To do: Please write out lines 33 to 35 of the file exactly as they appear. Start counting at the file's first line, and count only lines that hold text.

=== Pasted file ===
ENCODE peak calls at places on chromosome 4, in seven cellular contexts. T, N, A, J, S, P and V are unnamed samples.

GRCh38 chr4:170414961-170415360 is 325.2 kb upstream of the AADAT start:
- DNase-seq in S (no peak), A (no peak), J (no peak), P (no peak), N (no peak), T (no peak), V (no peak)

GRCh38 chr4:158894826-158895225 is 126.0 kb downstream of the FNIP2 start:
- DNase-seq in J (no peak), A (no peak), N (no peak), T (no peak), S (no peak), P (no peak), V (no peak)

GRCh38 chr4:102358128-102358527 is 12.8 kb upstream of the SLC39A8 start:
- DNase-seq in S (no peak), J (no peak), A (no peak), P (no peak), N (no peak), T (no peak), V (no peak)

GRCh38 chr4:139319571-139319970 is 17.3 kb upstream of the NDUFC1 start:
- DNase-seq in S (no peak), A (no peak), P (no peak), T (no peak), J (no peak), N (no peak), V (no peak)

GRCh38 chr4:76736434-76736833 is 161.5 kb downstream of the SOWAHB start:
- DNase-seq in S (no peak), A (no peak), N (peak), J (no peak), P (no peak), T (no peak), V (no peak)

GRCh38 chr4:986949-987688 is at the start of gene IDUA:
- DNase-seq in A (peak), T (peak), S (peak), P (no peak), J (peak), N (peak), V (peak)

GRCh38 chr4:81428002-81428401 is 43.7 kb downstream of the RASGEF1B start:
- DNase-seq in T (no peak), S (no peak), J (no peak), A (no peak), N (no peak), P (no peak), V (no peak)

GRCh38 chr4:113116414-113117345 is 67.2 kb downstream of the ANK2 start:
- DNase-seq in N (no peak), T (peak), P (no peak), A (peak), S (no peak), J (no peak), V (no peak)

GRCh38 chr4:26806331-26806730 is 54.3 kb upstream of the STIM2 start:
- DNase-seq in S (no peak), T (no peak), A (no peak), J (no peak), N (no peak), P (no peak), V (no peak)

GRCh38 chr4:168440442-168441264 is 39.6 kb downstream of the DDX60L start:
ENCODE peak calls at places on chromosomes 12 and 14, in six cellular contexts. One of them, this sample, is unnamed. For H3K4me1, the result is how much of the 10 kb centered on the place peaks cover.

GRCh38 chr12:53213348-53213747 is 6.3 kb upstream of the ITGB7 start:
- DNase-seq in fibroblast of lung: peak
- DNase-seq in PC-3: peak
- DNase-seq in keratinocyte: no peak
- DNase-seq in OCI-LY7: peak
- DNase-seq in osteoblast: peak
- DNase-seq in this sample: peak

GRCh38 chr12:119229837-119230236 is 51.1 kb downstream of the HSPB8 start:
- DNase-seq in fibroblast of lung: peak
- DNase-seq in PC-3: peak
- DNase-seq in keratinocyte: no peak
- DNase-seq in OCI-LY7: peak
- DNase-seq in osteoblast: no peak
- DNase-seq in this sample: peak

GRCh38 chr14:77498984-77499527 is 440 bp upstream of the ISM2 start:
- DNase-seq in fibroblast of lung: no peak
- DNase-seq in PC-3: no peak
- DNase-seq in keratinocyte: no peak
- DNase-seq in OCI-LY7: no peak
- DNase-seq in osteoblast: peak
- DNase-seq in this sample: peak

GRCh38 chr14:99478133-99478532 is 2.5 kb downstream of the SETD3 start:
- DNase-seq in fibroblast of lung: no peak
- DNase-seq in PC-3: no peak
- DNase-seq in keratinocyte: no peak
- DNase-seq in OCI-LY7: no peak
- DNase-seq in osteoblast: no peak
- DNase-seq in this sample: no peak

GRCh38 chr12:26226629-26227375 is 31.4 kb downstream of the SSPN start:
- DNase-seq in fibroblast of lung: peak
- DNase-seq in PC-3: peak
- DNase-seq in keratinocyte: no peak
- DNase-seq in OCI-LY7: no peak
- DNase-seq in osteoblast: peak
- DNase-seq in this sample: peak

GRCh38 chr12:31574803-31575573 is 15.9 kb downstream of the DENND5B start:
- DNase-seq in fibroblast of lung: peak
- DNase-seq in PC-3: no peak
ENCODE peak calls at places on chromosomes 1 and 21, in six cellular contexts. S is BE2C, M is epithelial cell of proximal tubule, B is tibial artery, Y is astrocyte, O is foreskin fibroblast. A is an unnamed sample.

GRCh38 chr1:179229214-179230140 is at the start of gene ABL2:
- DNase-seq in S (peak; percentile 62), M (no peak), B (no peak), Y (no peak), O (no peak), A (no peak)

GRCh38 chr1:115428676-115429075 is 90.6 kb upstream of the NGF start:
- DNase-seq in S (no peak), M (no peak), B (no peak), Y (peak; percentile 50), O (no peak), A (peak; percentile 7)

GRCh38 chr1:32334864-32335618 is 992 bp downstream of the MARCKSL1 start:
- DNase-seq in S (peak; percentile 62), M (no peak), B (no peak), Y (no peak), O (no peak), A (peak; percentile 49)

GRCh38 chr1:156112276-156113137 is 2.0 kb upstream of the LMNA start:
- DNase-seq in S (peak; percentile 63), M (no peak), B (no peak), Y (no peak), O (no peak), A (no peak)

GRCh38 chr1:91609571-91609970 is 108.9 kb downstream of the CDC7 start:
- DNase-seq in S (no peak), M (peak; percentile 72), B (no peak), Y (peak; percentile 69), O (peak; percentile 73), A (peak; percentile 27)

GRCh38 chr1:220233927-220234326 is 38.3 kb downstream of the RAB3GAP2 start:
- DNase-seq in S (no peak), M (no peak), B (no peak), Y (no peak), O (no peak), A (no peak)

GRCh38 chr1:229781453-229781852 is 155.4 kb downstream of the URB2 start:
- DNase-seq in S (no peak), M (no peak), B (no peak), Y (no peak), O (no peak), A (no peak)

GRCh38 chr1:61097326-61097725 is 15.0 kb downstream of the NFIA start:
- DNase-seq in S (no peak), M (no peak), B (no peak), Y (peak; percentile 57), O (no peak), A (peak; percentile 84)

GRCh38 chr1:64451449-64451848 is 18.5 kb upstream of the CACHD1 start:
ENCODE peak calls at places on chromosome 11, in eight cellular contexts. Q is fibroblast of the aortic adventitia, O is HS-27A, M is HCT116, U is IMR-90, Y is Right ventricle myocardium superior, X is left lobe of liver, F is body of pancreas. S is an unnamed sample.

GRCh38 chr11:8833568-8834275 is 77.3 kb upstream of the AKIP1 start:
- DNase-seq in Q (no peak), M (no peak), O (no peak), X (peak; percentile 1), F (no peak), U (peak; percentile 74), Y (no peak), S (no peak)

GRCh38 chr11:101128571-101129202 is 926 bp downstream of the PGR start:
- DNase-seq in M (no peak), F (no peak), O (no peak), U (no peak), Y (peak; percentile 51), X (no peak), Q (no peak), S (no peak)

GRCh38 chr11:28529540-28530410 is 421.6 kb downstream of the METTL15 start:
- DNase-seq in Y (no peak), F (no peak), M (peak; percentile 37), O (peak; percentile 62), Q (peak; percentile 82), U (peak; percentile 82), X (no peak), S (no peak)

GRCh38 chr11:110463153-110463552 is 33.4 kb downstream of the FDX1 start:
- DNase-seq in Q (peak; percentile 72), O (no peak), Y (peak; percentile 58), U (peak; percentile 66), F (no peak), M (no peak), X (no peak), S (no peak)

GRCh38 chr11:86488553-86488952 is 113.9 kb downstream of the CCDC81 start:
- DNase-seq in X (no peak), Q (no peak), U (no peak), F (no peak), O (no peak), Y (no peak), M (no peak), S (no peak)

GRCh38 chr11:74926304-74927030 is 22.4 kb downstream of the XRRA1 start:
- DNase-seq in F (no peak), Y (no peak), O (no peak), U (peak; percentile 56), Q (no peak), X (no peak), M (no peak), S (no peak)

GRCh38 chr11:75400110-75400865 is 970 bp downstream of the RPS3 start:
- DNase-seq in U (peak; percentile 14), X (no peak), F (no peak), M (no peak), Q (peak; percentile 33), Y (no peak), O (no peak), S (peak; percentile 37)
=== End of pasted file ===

- DNase-seq in OCI-LY7: peak
- DNase-seq in osteoblast: no peak
- DNase-seq in this sample: peak